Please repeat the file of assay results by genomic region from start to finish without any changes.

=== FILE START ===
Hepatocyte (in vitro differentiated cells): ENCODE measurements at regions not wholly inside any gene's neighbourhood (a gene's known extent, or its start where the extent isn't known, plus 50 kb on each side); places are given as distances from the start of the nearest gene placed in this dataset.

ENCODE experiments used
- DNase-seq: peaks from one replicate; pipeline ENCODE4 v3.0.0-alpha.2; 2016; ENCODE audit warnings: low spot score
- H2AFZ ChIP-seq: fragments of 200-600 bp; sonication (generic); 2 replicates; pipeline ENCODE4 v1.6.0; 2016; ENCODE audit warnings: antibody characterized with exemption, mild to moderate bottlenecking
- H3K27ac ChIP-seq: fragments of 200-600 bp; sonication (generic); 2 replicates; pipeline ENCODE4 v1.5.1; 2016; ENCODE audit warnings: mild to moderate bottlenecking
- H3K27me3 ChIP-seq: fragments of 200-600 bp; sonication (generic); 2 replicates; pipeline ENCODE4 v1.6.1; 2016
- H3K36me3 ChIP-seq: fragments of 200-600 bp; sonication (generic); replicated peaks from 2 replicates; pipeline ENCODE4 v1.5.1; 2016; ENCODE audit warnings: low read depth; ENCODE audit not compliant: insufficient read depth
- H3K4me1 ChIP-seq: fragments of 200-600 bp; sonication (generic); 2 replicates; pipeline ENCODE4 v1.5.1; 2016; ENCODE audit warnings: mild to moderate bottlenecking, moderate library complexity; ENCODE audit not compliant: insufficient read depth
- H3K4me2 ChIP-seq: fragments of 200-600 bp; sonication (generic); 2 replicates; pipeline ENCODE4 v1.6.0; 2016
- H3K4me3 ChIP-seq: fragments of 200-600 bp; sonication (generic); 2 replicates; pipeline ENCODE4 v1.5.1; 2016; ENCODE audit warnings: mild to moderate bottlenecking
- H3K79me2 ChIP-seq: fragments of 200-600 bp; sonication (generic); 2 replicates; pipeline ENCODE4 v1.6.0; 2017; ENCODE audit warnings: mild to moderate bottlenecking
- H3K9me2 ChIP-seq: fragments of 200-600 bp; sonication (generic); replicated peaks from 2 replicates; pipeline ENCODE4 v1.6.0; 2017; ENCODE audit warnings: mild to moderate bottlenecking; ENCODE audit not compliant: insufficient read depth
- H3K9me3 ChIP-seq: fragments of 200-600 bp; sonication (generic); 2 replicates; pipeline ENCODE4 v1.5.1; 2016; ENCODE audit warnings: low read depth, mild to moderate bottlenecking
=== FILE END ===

Hepatocyte (in vitro differentiated cells): ENCODE measurements at regions not wholly inside any gene's neighbourhood (a gene's known extent, or its start where the extent isn't known, plus 50 kb on each side); places are given as distances from the start of the nearest gene placed in this dataset.

ENCODE experiments used
- DNase-seq: peaks from one replicate; pipeline ENCODE4 v3.0.0-alpha.2; 2016; ENCODE audit warnings: low spot score
- H2AFZ ChIP-seq: fragments of 200-600 bp; sonication (generic); 2 replicates; pipeline ENCODE4 v1.6.0; 2016; ENCODE audit warnings: antibody characterized with exemption, mild to moderate bottlenecking
- H3K27ac ChIP-seq: fragments of 200-600 bp; sonication (generic); 2 replicates; pipeline ENCODE4 v1.5.1; 2016; ENCODE audit warnings: mild to moderate bottlenecking
- H3K27me3 ChIP-seq: fragments of 200-600 bp; sonication (generic); 2 replicates; pipeline ENCODE4 v1.6.1; 2016
- H3K36me3 ChIP-seq: fragments of 200-600 bp; sonication (generic); replicated peaks from 2 replicates; pipeline ENCODE4 v1.5.1; 2016; ENCODE audit warnings: low read depth; ENCODE audit not compliant: insufficient read depth
- H3K4me1 ChIP-seq: fragments of 200-600 bp; sonication (generic); 2 replicates; pipeline ENCODE4 v1.5.1; 2016; ENCODE audit warnings: mild to moderate bottlenecking, moderate library complexity; ENCODE audit not compliant: insufficient read depth
- H3K4me2 ChIP-seq: fragments of 200-600 bp; sonication (generic); 2 replicates; pipeline ENCODE4 v1.6.0; 2016
- H3K4me3 ChIP-seq: fragments of 200-600 bp; sonication (generic); 2 replicates; pipeline ENCODE4 v1.5.1; 2016; ENCODE audit warnings: mild to moderate bottlenecking
- H3K79me2 ChIP-seq: fragments of 200-600 bp; sonication (generic); 2 replicates; pipeline ENCODE4 v1.6.0; 2017; ENCODE audit warnings: mild to moderate bottlenecking
- H3K9me2 ChIP-seq: fragments of 200-600 bp; sonication (generic); replicated peaks from 2 replicates; pipeline ENCODE4 v1.6.0; 2017; ENCODE audit warnings: mild to moderate bottlenecking; ENCODE audit not compliant: insufficient read depth
- H3K9me3 ChIP-seq: fragments of 200-600 bp; sonication (generic); 2 replicates; pipeline ENCODE4 v1.5.1; 2016; ENCODE audit warnings: low read depth, mild to moderate bottlenecking